Is there a glasshouse for leadership?

Picture the scene: It’s a wet Tuesday morning. I’m a little late in and swearing under my breath as my laptop begins to boot up. You see Yesterday’s Adam left school without doing his printing for today. Yesterday’s Adam thought today’s Adam would have plenty of time. Yesterday’s Adam is a bit of a selfish prat according to today’s Adam and should have known better.  

As I frantically dash to the printer before morning duty I reflect on how, as a leader, I should know better and how if a member of my team did the same thing I would probably remind them of the fact that they are better off having everything ready before they leave as things go wrong sometimes. 

This made me think about hypocrisy in leadership. After all, surely people in glass houses shouldn’t throw stones? 

So is there a glasshouse for leadership? Should leaders be mindful of their own previous inclinations when dealing with team members? Or should leaders wipe the slate clean and have higher standards of their team than they personally demonstrated?

Before I give my answer let’s look at some of the factors that might inform a decision. 

Cognitive factors.

Human brains are limited and they have a number of shortcuts to help them out,some of these cause problems and are called cognitive biases. Two relevant ones here are hindsight bias and egocentric bias. Hindsight bias does exactly what it says on the tin, you find it hard to remember the accuracy of past events. We tend to remember them as being more positive than they were. This is like when my nan tells me stories of the blitz. Egocentric bias is all about us thinking of ourselves more favorably than we should. These two combine to form an issue. Essentially the older I get the better I was. This can mean, as a leader, it is hard to accurately recall our own performance as a team member and often we are prone to overestimate our prior performance. 

Standards and clarity.

Standards and clarity are two of the climate dimensions of leadership. That’s just a funky way of saying people need to know what’s expected and if you expect a lot it’s probably going to be better than expecting less. I think this is a valid point. After all, a top athlete would hire a coach to train them even though it’s obvious their skill is significantly less. They provide direction, support and accountability. All things that help. So there is a strong case that we should set sky-high expectations to get the best out of our team. 

Walking the walk.

However there is another side to this. Leaders are always considered stronger if they are authentic. Authentic leaders are ones that walk the walk as much as they talk the talk. Does an awareness of a leader’s limitations by the team undermine an approach of high expectations if the leader themselves has struggled to meet them in the past? Does asking for more than you were capable of leads us back towards this uncomfortable idea of hypocrisy? I certainly feel that the current or prior behaviour of a leader can massively undermine the message they transmit to their team if the two are not synchronous. Maybe a leader’s inability to meet their own expectations and the negative effects it has provides some evidence that the glasshouse of leadership does exist?


People need accountability to provide an invisible hand to guide them to make the right decisions when they have two opposing priorities. If I have a break duty but also need to get my printing, without accountability I would be late to my duty and the slippery slope would begin which would ultimately end in a potential safeguarding issue. And yes I know that if you ensure people understand how important it is they will prioritise it, but c’mon seriously that’s not actually how people behave. I need to be challenged to nudge me to make the right choice sometimes and I’m sure you do too. However accountability is a double edged sword. Holding others to a high standard prompts them to ask the question “is my leader meeting their own standards?” it can undermine what we are trying to achieve and sometimes create a blame culture which erodes discretionary effort. When we have a mismatch between the message and the actions it never ends well.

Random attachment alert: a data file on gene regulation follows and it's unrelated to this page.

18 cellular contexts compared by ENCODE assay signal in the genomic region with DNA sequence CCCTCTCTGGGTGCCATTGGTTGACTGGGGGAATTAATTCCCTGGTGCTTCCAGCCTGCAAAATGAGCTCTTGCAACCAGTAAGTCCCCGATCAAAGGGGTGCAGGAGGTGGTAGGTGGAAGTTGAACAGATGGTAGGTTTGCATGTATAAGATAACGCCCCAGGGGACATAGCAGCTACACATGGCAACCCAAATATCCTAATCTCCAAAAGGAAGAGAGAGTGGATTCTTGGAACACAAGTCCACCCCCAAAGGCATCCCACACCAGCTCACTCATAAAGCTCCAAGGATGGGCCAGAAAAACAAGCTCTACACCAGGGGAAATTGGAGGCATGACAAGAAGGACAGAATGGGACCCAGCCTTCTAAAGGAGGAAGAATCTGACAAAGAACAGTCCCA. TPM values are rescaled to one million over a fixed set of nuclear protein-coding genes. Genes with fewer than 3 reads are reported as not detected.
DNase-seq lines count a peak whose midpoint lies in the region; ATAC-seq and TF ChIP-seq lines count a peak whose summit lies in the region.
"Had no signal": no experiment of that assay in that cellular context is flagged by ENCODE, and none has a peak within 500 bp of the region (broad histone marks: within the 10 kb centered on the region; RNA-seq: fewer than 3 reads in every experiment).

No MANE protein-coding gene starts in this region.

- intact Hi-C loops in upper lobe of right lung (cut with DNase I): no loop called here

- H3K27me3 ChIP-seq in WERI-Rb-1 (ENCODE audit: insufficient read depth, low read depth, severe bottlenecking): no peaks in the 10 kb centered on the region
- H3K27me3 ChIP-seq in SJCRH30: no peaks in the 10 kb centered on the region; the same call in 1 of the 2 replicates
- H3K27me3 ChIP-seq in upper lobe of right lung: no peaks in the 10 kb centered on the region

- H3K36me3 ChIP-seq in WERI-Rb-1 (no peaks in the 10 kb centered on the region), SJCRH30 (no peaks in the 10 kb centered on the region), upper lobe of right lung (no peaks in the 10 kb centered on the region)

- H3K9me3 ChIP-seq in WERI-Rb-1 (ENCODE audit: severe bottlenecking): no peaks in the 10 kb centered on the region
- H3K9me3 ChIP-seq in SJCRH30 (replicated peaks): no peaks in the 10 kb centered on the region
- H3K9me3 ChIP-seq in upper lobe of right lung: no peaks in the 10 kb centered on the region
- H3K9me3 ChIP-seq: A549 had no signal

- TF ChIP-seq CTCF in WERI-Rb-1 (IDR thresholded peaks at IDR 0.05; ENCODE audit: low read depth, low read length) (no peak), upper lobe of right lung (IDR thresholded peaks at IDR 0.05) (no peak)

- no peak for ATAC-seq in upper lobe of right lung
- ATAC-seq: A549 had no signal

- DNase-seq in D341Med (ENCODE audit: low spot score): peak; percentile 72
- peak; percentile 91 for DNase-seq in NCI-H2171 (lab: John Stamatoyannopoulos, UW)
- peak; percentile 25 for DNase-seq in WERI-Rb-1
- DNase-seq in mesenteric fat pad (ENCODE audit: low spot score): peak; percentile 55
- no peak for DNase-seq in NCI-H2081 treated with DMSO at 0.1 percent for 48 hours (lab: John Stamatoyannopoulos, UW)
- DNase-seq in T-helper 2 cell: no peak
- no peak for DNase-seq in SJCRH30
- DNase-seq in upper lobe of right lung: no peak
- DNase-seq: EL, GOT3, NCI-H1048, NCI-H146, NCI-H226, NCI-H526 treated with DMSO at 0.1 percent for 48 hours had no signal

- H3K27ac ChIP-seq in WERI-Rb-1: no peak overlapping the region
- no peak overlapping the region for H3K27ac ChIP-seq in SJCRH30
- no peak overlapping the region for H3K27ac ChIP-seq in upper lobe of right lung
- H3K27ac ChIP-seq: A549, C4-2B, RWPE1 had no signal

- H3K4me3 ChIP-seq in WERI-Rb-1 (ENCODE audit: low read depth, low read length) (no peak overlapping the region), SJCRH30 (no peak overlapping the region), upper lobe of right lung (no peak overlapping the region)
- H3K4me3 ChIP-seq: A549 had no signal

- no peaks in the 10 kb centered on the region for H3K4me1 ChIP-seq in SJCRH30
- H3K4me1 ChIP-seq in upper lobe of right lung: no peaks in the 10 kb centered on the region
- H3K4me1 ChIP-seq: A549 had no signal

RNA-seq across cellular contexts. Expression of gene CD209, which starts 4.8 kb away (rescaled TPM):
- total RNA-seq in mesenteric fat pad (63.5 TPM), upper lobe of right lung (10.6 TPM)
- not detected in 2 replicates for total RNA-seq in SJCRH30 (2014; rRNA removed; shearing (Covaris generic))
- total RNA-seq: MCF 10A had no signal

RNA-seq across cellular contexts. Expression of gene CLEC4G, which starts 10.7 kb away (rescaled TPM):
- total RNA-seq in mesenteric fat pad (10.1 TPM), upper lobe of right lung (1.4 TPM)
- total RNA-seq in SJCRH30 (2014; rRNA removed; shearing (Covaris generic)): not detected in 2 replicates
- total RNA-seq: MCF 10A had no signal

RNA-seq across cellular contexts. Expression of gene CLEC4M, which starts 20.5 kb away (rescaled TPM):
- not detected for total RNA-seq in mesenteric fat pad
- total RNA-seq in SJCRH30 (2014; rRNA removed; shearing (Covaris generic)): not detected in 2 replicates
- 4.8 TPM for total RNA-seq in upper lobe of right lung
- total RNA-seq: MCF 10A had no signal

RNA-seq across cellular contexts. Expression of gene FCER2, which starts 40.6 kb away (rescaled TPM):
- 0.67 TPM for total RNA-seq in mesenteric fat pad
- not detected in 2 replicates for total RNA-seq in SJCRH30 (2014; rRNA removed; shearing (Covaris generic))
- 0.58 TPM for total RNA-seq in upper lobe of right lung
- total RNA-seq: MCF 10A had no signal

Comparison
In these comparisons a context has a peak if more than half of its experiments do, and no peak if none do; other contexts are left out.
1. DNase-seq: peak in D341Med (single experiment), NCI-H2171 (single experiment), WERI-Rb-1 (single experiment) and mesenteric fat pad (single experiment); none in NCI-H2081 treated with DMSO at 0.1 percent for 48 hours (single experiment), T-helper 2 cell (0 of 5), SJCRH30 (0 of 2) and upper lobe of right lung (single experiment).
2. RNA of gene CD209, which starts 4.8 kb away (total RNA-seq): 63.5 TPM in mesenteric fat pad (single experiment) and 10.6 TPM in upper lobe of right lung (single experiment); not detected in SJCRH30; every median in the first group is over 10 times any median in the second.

So is there such a thing as a glasshouse for leaders?

Yes I think there probably is. Which is a relief because I am 700 words in right now and I’d hate for it to have been a waste of our time. I think as leaders we should all try our best to remember what it is like to be a team member and work hard to critically examine our expectations.

Potential solutions

However I think we can bypass the glasshouse some what. If we acknowledge that we used to struggle with certain things, but recognise their importance and value, then we have a chance. We can then explain why this is so important and how the systems will support us to get to the highest possible standard. When we challenge we can challenge with candor but also compassion. We can ask first and check the state of a team member before we challenge them and modify our tone and approach to suit their situation. Do we still challenge them? Yes! Do we want them to be better than we were? Of course! We want them to be the best they can possibly be because we care. I often think this aspect of accountability is the part that gets pushed to the wayside as the ‘alpha’ mentality takes over.

So in conclusion I do think it’s important that leaders remember the glasshouse and avoid throwing stones. However the best leaders instinctively know this and communicate to their teams the desire to understand and also challenge them for the good of the team and the students.

Do you agree? I’d love to know.

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